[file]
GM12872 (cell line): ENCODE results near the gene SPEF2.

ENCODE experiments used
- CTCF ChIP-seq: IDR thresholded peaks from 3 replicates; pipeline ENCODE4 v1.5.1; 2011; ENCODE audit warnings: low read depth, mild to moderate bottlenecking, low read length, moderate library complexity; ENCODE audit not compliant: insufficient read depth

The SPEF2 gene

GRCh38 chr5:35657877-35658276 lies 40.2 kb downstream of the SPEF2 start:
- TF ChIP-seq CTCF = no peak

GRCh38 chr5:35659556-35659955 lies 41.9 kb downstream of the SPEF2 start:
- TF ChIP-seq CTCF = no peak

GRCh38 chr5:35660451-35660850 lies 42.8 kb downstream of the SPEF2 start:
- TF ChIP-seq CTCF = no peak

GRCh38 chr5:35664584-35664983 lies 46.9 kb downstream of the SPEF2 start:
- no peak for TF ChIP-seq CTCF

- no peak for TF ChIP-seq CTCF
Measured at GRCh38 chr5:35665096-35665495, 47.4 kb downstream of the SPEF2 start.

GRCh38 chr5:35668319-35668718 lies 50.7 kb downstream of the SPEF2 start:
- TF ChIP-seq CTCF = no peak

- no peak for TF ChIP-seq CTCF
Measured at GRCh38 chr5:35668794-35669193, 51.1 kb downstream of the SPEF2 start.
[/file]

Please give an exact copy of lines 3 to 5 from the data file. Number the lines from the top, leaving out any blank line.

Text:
- CTCF ChIP-seq: IDR thresholded peaks from 3 replicates; pipeline ENCODE4 v1.5.1; 2011; ENCODE audit warnings: low read depth, mild to moderate bottlenecking, low read length, moderate library complexity; ENCODE audit not compliant: insufficient read depth

The SPEF2 gene

GRCh38 chr5:35657877-35658276 lies 40.2 kb downstream of the SPEF2 start: